Suze: next is from Candace by the way does everyone like this? It's kind of like boom boom boom. I'm
KT: looking at the papers in
Suze: front of her all real short. There's one there like three lines every one of them. Which is what I'm trying to aim for with this podcast.
KT: So this is a Susie shorty.
Suze: My husband and I have wrought accounts with three different firms.
Suze: Should they be combined to 1? As long as the original paperwork is kept for reference.
Suze: That's from Candace.
KT: Well it depends usually
Suze: yes Candace
KT: because you may be
Suze: finding that you are being
KT: charged a custodian
Suze: account for
KT: each one of those Roth
Suze: Iras maybe
KT: You're paying $25 a year for each one just to have them.
KT: Also. It becomes
Suze: very interesting to keep track. What do you have in
KT: this one? What do you have in that one? What do you have in this one and then when you get older
KT: forget it's true. But when you get older the good news is because they're Roth iras you don't have
Suze: to take required
KT: minimum distributions. So it's not like traditional iras that you would then have to do
Suze: the calculation
KT: from all of that. But for simplistic reason
KT: I would probably transfer it all into one account. Couldn't
Suze: do it. Next is from Katherine.
Suze: Hi Susie & Katie, I have a credit card. I never use, it costs me $39 a year. Close it
KT: close it. Can
Suze: I close it?
KT: The reason that
Suze: I would close it is $39 is $39. Now. I know very
KT: well that I have said
Suze: to you do not close down your credit cards
Suze: because when you close down a credit card,
KT: you also
Suze: closed down the credit
KT: limit that was on that
Suze: credit card.
KT: And if you close down the
Suze: credit limit that's on that credit
KT: card, it could
Suze: hurt your Fico score. But I do not like credit cards that charge you.
KT: I don't care if it's 10
Suze: dollars a year. $39 a year, 90
KT: $5 a year. I
Suze: think it's a waste of money. So therefore
KT: I would
Suze: close it down
KT: It's not going
Suze: to hurt your credit score. If you don't carry a balance on any of your credit
KT: cards, you'll be fine
Suze: if you
Suze: however, carry a balance on your credit cards.
KT: Why not try
Suze: opening up another credit
KT: card believe it or not
Suze: with the same credit
KT: limit that was on
Suze: this credit card, but that doesn't cost you anything a year to keep it. All
Suze: okay. Next question is from Denise Delgado. Do you know why I said her surname
Suze: of Ana Delgado? My dear friend. I wonder if you girls know each other. Anyway, here's a simple question and I'm actually going to answer it for you. Can the living revocable trust be named something else other than my name?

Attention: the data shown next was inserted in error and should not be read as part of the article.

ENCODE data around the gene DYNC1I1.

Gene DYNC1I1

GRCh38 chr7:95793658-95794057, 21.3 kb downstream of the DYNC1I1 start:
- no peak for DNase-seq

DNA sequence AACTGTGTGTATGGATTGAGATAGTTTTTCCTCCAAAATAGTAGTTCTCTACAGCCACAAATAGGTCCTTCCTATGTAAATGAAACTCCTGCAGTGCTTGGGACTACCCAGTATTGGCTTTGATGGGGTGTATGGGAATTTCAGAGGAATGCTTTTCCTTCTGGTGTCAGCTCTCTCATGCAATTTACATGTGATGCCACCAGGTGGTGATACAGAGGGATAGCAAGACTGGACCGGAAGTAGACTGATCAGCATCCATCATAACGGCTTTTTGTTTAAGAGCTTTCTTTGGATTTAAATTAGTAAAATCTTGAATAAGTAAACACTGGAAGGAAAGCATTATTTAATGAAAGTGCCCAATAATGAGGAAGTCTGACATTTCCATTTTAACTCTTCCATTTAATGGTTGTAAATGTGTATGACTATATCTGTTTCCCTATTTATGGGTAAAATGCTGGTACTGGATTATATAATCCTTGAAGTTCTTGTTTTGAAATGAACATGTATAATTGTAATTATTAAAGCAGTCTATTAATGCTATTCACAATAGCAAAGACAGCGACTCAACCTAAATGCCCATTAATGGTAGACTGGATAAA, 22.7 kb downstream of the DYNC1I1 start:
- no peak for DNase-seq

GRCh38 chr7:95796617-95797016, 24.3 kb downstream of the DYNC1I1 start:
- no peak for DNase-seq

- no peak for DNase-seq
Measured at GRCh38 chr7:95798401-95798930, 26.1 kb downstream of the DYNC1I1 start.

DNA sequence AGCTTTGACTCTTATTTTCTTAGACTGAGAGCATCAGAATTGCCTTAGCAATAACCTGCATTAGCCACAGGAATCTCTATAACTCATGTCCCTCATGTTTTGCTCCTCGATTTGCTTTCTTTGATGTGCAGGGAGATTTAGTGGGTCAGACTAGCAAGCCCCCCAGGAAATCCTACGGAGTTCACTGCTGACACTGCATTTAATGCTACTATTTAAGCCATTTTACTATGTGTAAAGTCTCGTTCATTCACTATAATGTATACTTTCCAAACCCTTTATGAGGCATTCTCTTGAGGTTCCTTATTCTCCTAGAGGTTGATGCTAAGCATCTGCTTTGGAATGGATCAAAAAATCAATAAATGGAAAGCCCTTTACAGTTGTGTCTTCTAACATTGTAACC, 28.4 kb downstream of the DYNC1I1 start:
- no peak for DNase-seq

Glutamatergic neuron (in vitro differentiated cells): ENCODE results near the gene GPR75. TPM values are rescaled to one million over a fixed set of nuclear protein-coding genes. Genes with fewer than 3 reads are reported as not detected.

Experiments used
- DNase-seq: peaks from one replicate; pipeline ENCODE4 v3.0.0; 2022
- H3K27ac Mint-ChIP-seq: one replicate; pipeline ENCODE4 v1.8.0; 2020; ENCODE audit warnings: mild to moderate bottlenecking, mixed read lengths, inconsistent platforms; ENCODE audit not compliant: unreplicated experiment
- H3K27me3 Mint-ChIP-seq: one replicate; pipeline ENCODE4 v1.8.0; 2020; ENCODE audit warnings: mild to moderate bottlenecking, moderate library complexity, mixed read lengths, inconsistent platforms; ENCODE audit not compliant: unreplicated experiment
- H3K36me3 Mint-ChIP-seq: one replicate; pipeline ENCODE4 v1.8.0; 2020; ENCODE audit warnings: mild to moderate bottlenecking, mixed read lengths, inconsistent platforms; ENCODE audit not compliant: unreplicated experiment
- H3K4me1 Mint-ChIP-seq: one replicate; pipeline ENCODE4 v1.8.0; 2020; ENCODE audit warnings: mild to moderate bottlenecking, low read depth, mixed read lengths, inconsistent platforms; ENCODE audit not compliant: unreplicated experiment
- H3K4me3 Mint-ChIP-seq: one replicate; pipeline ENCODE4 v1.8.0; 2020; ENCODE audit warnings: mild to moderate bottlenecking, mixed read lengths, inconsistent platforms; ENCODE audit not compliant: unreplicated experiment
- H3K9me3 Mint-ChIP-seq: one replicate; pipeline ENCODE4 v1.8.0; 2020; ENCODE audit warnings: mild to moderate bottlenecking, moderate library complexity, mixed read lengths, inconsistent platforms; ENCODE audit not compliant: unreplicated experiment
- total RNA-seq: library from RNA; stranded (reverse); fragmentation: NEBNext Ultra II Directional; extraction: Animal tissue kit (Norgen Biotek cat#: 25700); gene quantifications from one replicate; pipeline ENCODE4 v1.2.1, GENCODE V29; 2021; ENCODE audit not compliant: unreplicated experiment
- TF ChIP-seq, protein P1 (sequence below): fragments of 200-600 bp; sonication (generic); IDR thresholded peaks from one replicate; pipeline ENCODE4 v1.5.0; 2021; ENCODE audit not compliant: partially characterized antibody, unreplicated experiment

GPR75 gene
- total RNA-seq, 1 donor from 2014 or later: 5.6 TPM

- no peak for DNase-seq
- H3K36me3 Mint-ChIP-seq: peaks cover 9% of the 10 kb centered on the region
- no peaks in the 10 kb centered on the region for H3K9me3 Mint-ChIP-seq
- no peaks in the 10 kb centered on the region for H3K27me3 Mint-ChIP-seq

Suze: And the answer is sorry Denise. No, it cannot. It needs to be your legal name. Why is that? Because it's a legal document. It's your Living Revocable Trust. So it's my Living Revocable
KT: Trust. And I want to
Suze: call myself snoop. No way. You want to call it Lucky crab. Look, that's her email.
KT: Right? So
Suze: here's the thing
Suze: we're talking about the living Revocable Trust.
KT: The living Revocable
Suze: Trust is created
KT: by somebody
Suze: known as the trust store.
KT: That is
Suze: the person that
KT: created the
KT: And absolutely
Suze: makes every decision over
KT: that trust. As long
Suze: as not only are they the trust or but they're also the
KT: So it's
Suze: their trust.
KT: You want to make sure that your legal entities
Suze: know that it's you
KT: and if it's not
Suze: your individual
KT: name and something
Suze: happens to you, how
KT: are they gonna know whose
Suze: trust this is? So you keep it in your legal name. All right. Next question, Susie is from Joyce.
Suze: I am single. I'm going to be 60 years old and plan on retiring in five years when my mortgage
KT: is paid off,
Suze: The adviser recommended putting 60% of my 401K into
KT: a bond fund.
Suze: I know you do not like
KT: bond funds do not like bond funds is putting it. All right. All right, be calm,
Suze: be nice. I
KT: also know
Suze: you. I also
KT: know you do
Suze: not recommend stocks within five years of retirement. Where should I put my money? So she needs your guidance
KT: Susie. So Joyce on the podcast on May 15.
Suze: Just last sunday,
KT: Just last sunday, I talked about a lot about bond funds versus bonds.
KT: I don't mind individual bonds because individual bonds have a maturity date. Okay,
KT: what I do mind
Suze: is bond funds.
KT: So a bond fund
Suze: is a fund
KT: made up of individual
Suze: bonds but it does not have a maturity
Suze: Therefore if interest
KT: rates continue up, the price of that bond fund will
KT: continue to go down and bond funds have been decimated
KT: this year decimated.
KT: So why
Suze: would an advisor
KT: tell you to put the majority of your money
KT: into a bond fund right now when bond funds are absolutely being obliterated
KT: that I don't understand.
KT: You would be far better off,
KT: especially as interest rates go up and again listen to the podcast on
Suze: May 15th
KT: that look into
Suze: Treasury notes,
Suze: do a
KT: whole combination of bills, bonds, notes, whatever. Because
Suze: there will come a
KT: time again when interest rates have hit their top
KT: That you may want to buy a 30
Suze: year Treasury
KT: bond because then as interest rates go down, you can make a whole lot of money.
KT: So for now if I were you and you want to keep your money
Suze: safe and sound
KT: look into
Suze: shorter term Treasury
KT: bills or notes. That's number one. Number two, it's not that I don't recommend stocks within five years of retirement.